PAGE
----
Maharashtra, southern parts of Madhya Pradesh, Karnataka and Tamil Nadu are home to Lavani’s folk flavour and allure. Derived from the word Lavanya, meaning beauty, or the Marathi word Lavane, which means arrangement, Lavani has further classifications. Shringari Lavani, one of the famous forms, is based on themes of love, enticement, longing and separation. In this, it is usually the female dancer who sings the song whose lyrics are composed by a male poet. Nirguni Lavani is the philosophical or devotional style. There are several noted poets who pen lyrics for Lavani.
Dholak and other musical instruments creating folk music lend support to the lead dancer or a set of dancers who take centre stage, sometimes accompanied by male artistes (known as nat). Merging with the music, dancers also sing to enact themes. Graceful movements of waist, hip and hand and feet, including gyrations, encompass most of Lavani’s dancing techniques. Through the free flow of expressions, subtle and sometimes obvious display of sensuality, the dancer exhibits her charm and influence.
Dressed in an overly-long sari —nawari — a Lavani performing artiste spellbinds her audience with powerful rhythm and pace. Accessories accentuating the dancer’s features and silhouette all contribute to the sultry final performance. Flowers adorning her hair, jewellery for her hands, neck, ears, nose, waist, and ghungroos strapped to her ankles bring forth an elaborate overall look.
The journey of Lavani has been a long one, from the time when it was used to buoy Maratha warriors during wars to the time when it spread to other parts of the region becoming a source of livelihood for a certain set of performers and entertainment for the public. Most of the traditional artistes performed (and still perform) only to male audiences. And Lavani, in its rawest form, was not seen by women or respectable men, because of which they had to live separately.
Over a period of time, this form found representation in Hindi and Marathi films, where it continued to serve entertainment. This folk culture merged with the mainstream, and rawness gave way to finesse and the art found some acceptance and much popularity. Beautiful Indian actresses like Madhuri Dixit, Rani Mukherjee, Vidya Balan and Sonali Kulkarni, through the medium of cinema and television; and conventional Lavani dancers, through theatres (part of tamasha groups), all contributed to the admiration Lavani garnered.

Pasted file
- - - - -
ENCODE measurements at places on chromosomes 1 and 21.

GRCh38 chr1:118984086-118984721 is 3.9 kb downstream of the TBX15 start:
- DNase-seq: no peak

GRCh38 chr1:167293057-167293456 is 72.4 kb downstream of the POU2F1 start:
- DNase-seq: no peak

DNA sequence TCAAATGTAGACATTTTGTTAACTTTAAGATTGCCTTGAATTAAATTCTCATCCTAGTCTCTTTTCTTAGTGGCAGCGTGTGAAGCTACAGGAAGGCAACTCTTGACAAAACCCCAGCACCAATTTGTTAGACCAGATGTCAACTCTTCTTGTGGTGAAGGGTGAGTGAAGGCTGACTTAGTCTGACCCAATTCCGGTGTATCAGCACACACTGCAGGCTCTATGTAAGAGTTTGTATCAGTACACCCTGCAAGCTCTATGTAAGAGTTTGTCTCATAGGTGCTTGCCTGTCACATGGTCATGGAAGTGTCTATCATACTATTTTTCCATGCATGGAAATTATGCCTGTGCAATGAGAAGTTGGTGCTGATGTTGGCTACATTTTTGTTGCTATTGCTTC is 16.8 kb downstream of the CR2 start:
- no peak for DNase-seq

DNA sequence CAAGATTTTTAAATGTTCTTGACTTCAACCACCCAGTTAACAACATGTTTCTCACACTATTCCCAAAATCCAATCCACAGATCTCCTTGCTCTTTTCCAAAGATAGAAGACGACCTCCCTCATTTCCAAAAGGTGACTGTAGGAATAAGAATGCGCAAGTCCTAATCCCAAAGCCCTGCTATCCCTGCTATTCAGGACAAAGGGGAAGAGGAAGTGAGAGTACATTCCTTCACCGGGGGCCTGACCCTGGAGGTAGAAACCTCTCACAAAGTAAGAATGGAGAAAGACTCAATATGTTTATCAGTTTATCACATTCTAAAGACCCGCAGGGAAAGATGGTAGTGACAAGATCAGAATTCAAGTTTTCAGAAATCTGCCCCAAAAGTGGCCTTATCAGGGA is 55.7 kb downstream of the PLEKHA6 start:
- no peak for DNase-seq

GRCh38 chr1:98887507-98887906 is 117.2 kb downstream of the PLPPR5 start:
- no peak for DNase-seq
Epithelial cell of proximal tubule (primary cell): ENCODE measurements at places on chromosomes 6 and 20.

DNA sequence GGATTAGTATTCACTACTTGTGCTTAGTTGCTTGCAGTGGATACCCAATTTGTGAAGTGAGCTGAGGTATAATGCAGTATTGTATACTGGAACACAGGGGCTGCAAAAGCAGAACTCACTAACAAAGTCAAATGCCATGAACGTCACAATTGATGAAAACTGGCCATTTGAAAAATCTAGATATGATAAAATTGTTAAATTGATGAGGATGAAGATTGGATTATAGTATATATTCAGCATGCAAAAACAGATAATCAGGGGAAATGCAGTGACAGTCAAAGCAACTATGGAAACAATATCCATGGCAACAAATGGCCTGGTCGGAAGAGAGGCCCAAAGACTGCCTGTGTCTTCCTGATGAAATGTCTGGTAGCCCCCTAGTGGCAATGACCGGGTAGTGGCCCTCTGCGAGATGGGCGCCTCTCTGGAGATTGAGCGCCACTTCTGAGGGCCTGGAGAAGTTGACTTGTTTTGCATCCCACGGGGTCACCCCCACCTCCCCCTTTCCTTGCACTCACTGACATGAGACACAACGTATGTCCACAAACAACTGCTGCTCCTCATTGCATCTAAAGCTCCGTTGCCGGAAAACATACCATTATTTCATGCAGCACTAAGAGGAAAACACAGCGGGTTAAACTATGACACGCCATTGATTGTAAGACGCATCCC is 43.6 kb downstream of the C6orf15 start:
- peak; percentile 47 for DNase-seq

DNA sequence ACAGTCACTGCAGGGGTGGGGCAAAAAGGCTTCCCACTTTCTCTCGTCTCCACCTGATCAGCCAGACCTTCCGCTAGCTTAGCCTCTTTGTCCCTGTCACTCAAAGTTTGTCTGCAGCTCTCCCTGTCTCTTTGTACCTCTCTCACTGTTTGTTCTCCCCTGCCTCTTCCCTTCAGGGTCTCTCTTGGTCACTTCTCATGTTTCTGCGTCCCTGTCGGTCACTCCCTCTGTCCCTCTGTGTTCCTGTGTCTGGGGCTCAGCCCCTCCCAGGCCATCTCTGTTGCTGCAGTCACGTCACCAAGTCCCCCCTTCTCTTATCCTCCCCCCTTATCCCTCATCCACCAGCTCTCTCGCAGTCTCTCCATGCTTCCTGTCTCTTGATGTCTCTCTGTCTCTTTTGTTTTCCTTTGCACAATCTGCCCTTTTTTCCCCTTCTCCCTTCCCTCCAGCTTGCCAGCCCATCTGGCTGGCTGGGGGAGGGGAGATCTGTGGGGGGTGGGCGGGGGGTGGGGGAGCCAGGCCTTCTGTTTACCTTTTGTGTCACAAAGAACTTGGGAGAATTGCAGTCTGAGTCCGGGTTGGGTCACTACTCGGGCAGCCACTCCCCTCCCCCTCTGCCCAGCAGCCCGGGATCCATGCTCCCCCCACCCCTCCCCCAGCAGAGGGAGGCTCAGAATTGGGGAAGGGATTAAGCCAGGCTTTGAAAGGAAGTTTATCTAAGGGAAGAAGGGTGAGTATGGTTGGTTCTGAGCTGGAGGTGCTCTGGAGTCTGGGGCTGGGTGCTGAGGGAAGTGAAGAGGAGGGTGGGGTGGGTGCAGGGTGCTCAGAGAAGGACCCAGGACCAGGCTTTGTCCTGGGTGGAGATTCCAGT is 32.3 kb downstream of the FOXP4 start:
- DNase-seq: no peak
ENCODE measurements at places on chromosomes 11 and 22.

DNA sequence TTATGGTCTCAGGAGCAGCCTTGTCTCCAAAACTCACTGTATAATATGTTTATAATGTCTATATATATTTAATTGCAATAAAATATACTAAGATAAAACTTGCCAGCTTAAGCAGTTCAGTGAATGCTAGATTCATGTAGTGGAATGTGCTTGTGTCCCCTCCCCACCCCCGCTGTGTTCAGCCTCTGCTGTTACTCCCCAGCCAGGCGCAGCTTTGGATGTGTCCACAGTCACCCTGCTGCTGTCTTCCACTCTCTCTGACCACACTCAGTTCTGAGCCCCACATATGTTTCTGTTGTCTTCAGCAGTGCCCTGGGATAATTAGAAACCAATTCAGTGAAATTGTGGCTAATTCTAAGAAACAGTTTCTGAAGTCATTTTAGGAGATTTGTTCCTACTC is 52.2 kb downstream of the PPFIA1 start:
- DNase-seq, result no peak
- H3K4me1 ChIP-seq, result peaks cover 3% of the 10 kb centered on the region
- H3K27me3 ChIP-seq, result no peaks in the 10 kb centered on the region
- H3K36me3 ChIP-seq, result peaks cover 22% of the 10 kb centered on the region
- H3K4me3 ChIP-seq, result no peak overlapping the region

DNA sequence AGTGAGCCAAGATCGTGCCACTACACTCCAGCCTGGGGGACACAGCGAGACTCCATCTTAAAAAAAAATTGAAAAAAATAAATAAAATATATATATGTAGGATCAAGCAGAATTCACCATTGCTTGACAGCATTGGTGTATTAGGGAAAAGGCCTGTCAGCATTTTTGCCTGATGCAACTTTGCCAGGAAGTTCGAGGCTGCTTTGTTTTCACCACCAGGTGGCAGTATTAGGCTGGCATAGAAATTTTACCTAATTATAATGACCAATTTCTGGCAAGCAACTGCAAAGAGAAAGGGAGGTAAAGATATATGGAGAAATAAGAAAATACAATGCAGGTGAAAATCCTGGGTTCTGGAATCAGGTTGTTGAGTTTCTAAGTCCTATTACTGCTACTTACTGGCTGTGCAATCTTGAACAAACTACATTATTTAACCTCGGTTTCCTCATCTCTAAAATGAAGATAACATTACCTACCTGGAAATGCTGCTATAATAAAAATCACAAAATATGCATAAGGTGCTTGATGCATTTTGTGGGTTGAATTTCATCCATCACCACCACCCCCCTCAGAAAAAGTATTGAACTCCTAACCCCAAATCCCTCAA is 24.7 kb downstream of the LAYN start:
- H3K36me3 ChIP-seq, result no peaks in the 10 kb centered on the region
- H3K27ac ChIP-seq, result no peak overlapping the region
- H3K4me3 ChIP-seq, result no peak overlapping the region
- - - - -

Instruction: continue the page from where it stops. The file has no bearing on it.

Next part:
Old and new
Traditional Lavani varies from the newer stylistic Lavani, but nuances of the original, earthy style combined with grounded refinement and semblance do still accompany these evolved renderings. Songs like Apsara Aali and Vajle ki Bara from the Marathi film Natrang are formal, polished and form the adapted versions of ‘derived-from-traditions Lavani’. The song Mala jau de is one such modernised style that still retains the old-school spirit.
Lavani altogether isn’t just about dance; the songs, their lyrics, the singing voice of the dancer, accompanying musicians, and the social messages some forms of Lavani wish to spread, instead of purely suggestive motives, make it world-centric.
Scores of artistes and songs based on Lavani continue to keep this art alive and present the influences of rustic India to the world. These song and dance routines, set to myriad ensembles, hold their audiences captive through enigmatic and musical portrayals of poetic narratives. Lavani is true to the name it has been given, as it flows in sublimity, while the dancers and other artists perform, and the audiences applaud.